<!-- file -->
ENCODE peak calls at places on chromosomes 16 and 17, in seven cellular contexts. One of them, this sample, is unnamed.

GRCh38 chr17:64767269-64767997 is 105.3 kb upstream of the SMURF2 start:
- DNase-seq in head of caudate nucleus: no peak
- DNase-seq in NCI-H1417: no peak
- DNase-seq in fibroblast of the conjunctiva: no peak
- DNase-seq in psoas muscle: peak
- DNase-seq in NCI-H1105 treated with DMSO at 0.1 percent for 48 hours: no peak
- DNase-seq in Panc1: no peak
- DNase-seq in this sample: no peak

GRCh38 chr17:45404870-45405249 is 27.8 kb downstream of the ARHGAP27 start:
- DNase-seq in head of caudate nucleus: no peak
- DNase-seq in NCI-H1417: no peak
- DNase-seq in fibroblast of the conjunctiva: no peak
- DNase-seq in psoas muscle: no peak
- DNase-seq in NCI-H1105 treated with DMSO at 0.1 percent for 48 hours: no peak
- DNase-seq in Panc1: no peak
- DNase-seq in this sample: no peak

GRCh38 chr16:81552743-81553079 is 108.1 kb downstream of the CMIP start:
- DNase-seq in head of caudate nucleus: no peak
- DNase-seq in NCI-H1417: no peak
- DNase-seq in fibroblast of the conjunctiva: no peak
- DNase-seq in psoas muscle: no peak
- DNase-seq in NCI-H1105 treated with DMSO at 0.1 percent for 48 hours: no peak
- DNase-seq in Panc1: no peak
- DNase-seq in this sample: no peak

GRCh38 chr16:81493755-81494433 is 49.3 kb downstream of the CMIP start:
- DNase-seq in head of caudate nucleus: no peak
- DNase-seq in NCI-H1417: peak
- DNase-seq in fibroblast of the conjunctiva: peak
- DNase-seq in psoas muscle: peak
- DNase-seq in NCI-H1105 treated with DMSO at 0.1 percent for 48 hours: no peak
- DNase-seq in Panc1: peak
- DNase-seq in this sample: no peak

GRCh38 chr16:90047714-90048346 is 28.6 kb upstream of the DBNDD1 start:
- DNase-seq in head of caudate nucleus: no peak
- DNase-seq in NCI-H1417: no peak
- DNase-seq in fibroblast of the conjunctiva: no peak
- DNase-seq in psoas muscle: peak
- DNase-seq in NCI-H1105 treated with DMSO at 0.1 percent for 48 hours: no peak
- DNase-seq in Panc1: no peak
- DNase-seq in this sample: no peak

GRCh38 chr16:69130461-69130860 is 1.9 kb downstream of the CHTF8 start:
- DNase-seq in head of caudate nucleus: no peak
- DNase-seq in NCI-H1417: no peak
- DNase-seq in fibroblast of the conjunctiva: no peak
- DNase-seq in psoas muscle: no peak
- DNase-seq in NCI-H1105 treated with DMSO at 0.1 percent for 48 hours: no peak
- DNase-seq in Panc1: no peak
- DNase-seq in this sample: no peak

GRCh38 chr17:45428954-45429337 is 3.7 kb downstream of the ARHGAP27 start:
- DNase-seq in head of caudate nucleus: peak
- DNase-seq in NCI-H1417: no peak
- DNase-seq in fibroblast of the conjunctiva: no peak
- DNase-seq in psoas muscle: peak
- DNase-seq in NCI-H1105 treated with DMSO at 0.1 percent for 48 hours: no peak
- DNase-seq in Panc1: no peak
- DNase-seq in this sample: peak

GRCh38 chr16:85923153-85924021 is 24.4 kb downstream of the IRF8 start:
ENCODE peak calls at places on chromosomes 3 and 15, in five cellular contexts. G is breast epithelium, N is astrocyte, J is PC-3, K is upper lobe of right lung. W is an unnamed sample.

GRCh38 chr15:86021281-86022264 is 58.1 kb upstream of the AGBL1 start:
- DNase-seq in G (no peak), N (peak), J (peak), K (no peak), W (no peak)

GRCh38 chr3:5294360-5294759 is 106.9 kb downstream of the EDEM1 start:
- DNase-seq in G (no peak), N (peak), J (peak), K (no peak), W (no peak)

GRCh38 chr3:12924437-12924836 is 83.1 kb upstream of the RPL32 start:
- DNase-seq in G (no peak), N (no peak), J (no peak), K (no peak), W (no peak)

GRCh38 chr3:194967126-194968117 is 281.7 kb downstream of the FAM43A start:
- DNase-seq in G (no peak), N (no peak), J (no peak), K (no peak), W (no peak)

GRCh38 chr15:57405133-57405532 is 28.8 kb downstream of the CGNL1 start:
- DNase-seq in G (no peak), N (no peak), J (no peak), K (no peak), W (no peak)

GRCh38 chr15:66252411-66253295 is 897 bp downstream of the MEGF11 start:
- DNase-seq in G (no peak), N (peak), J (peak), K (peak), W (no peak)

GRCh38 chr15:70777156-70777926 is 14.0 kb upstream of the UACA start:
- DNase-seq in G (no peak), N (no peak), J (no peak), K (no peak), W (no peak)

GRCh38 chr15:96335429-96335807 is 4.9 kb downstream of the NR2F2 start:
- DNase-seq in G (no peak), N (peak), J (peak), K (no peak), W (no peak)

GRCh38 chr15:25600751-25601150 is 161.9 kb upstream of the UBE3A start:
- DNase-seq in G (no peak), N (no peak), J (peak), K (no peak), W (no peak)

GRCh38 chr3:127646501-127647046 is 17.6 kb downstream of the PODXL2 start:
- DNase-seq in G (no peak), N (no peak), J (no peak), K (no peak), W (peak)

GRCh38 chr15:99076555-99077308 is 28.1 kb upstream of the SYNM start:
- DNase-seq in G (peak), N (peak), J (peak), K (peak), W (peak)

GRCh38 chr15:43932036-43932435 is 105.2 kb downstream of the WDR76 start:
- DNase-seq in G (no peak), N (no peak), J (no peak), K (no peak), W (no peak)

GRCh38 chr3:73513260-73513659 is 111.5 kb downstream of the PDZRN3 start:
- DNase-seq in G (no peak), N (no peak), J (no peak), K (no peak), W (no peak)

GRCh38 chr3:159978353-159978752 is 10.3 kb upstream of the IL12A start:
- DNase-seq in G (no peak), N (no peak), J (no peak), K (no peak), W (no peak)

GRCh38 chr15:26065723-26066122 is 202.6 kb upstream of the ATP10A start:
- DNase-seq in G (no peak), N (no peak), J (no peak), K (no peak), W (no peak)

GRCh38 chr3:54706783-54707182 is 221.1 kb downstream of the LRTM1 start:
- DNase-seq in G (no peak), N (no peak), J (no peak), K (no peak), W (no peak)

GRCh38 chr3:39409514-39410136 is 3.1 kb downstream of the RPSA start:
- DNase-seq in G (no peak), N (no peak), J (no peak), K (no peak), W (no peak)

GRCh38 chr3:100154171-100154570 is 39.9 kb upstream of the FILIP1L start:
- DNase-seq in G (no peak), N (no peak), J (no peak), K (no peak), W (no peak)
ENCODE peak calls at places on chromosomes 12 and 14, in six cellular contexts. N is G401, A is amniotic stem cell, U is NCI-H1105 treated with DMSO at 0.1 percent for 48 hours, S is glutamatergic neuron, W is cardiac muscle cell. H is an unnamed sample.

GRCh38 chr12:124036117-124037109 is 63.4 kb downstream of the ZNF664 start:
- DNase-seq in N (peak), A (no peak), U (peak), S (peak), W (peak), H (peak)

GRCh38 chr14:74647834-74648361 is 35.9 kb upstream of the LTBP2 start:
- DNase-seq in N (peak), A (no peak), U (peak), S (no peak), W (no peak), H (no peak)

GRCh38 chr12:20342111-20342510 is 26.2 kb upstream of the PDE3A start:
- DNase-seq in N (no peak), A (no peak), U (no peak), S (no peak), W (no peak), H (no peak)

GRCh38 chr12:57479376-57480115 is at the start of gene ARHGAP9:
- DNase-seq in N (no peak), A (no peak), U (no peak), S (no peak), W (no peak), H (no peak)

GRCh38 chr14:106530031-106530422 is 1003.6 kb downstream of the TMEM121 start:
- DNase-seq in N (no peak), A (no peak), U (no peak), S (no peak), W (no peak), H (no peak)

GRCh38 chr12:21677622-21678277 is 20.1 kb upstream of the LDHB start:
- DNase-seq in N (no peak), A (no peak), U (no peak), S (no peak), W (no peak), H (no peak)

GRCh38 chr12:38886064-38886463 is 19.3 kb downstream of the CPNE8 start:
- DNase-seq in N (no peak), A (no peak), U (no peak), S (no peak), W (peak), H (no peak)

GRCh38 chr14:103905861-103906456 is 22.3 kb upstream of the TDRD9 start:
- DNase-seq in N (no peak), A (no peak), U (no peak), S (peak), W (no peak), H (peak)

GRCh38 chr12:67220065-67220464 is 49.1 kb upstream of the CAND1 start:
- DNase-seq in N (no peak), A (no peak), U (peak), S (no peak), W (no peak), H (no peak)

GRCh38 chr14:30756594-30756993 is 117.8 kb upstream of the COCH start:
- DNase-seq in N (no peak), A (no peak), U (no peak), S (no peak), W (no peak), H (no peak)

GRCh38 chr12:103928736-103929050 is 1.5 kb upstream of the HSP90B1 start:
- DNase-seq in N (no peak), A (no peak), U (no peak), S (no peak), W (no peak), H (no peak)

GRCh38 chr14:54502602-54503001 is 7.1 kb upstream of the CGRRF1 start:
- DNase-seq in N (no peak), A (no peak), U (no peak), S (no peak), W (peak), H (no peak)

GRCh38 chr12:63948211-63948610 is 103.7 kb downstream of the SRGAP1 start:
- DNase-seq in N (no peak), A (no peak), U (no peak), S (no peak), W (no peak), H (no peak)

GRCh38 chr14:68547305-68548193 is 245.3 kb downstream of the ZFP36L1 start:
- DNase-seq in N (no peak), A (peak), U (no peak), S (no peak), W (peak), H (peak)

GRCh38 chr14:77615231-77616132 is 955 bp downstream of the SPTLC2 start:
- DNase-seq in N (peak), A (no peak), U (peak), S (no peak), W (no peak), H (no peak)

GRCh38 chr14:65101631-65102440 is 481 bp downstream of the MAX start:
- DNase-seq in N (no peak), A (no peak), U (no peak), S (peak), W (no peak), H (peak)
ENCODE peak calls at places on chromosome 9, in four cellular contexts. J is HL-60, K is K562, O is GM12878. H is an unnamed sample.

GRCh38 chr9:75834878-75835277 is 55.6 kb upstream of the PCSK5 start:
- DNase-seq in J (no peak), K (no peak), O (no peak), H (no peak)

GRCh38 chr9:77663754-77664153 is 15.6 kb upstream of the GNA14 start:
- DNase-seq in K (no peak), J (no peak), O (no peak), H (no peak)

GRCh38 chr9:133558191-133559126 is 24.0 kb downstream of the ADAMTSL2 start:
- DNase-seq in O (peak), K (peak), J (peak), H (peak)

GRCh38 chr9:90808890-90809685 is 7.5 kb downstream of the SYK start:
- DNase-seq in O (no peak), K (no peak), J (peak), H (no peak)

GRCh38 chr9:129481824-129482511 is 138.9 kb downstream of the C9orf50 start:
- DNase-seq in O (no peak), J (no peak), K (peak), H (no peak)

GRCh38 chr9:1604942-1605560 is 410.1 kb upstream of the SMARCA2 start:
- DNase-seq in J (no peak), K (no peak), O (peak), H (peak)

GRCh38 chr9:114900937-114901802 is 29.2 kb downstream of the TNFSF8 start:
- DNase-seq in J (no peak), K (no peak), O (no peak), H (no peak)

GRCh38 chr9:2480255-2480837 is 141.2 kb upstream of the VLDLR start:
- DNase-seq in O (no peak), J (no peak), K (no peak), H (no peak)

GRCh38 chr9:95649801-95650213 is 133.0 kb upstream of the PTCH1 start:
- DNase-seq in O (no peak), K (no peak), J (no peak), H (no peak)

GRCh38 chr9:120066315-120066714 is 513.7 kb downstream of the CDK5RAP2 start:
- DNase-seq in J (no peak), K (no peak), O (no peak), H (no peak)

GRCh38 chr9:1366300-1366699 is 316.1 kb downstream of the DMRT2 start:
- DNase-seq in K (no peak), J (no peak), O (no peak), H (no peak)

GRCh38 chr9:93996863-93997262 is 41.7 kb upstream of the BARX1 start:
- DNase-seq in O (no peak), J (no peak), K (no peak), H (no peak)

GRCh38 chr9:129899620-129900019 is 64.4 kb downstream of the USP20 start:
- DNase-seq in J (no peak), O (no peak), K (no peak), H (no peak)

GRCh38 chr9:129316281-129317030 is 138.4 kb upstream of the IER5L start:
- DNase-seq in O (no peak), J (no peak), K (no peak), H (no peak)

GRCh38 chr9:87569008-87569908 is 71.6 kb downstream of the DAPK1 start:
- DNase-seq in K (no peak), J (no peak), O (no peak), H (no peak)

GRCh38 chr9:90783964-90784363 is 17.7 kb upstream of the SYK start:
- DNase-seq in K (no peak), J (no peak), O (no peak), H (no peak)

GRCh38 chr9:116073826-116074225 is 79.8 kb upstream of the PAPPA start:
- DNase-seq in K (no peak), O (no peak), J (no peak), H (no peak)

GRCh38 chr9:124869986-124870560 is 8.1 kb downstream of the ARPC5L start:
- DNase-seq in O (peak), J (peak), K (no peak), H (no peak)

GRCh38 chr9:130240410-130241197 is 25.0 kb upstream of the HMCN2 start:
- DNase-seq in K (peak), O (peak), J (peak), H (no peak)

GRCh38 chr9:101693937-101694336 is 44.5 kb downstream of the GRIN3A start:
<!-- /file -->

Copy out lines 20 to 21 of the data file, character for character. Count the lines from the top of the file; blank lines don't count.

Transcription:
- DNase-seq in NCI-H1417: no peak
- DNase-seq in fibroblast of the conjunctiva: no peak